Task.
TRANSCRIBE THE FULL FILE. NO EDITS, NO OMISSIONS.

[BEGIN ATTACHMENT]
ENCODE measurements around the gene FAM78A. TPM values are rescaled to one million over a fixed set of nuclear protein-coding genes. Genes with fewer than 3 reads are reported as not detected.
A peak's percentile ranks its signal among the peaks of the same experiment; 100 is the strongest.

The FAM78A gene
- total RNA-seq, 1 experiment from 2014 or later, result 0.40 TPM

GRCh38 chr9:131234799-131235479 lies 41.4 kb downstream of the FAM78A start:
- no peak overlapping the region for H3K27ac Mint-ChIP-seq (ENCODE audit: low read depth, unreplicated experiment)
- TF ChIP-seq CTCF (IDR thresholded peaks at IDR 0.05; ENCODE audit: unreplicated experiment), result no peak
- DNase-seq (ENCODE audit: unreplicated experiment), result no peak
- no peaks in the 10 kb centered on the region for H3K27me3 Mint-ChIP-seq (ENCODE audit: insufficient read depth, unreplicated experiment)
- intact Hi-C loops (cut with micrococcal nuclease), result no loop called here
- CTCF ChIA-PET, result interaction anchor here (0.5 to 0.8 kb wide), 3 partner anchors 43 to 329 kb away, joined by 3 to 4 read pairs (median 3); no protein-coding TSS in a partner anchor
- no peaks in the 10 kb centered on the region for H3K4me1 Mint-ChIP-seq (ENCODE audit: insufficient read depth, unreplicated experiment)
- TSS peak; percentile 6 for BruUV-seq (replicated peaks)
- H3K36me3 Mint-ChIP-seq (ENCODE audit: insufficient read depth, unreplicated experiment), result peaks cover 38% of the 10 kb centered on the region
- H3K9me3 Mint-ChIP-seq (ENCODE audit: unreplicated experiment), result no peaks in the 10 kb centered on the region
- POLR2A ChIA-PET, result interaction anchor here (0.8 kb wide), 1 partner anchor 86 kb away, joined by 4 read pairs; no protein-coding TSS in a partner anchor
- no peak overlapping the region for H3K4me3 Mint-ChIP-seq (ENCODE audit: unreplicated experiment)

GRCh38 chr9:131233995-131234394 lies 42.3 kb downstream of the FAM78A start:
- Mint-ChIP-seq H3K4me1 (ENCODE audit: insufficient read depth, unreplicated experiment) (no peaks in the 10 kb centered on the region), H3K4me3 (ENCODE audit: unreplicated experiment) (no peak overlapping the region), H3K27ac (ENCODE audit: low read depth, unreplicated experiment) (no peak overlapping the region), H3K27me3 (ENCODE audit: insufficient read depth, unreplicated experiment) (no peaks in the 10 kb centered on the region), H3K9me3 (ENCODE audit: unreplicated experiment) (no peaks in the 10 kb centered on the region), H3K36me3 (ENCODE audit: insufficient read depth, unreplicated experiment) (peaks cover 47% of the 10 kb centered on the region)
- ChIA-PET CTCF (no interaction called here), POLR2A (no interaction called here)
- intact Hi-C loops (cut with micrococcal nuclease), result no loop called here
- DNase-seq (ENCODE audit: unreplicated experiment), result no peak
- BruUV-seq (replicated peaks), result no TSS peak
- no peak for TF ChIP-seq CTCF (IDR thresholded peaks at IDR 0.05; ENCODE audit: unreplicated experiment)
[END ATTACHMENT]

ENCODE measurements around the gene FAM78A. TPM values are rescaled to one million over a fixed set of nuclear protein-coding genes. Genes with fewer than 3 reads are reported as not detected.
A peak's percentile ranks its signal among the peaks of the same experiment; 100 is the strongest.

The FAM78A gene
- total RNA-seq, 1 experiment from 2014 or later, result 0.40 TPM

GRCh38 chr9:131234799-131235479 lies 41.4 kb downstream of the FAM78A start:
- no peak overlapping the region for H3K27ac Mint-ChIP-seq (ENCODE audit: low read depth, unreplicated experiment)
- TF ChIP-seq CTCF (IDR thresholded peaks at IDR 0.05; ENCODE audit: unreplicated experiment), result no peak
- DNase-seq (ENCODE audit: unreplicated experiment), result no peak
- no peaks in the 10 kb centered on the region for H3K27me3 Mint-ChIP-seq (ENCODE audit: insufficient read depth, unreplicated experiment)
- intact Hi-C loops (cut with micrococcal nuclease), result no loop called here
- CTCF ChIA-PET, result interaction anchor here (0.5 to 0.8 kb wide), 3 partner anchors 43 to 329 kb away, joined by 3 to 4 read pairs (median 3); no protein-coding TSS in a partner anchor
- no peaks in the 10 kb centered on the region for H3K4me1 Mint-ChIP-seq (ENCODE audit: insufficient read depth, unreplicated experiment)
- TSS peak; percentile 6 for BruUV-seq (replicated peaks)
- H3K36me3 Mint-ChIP-seq (ENCODE audit: insufficient read depth, unreplicated experiment), result peaks cover 38% of the 10 kb centered on the region
- H3K9me3 Mint-ChIP-seq (ENCODE audit: unreplicated experiment), result no peaks in the 10 kb centered on the region
- POLR2A ChIA-PET, result interaction anchor here (0.8 kb wide), 1 partner anchor 86 kb away, joined by 4 read pairs; no protein-coding TSS in a partner anchor
- no peak overlapping the region for H3K4me3 Mint-ChIP-seq (ENCODE audit: unreplicated experiment)

GRCh38 chr9:131233995-131234394 lies 42.3 kb downstream of the FAM78A start:
- Mint-ChIP-seq H3K4me1 (ENCODE audit: insufficient read depth, unreplicated experiment) (no peaks in the 10 kb centered on the region), H3K4me3 (ENCODE audit: unreplicated experiment) (no peak overlapping the region), H3K27ac (ENCODE audit: low read depth, unreplicated experiment) (no peak overlapping the region), H3K27me3 (ENCODE audit: insufficient read depth, unreplicated experiment) (no peaks in the 10 kb centered on the region), H3K9me3 (ENCODE audit: unreplicated experiment) (no peaks in the 10 kb centered on the region), H3K36me3 (ENCODE audit: insufficient read depth, unreplicated experiment) (peaks cover 47% of the 10 kb centered on the region)
- ChIA-PET CTCF (no interaction called here), POLR2A (no interaction called here)
- intact Hi-C loops (cut with micrococcal nuclease), result no loop called here
- DNase-seq (ENCODE audit: unreplicated experiment), result no peak
- BruUV-seq (replicated peaks), result no TSS peak
- no peak for TF ChIP-seq CTCF (IDR thresholded peaks at IDR 0.05; ENCODE audit: unreplicated experiment)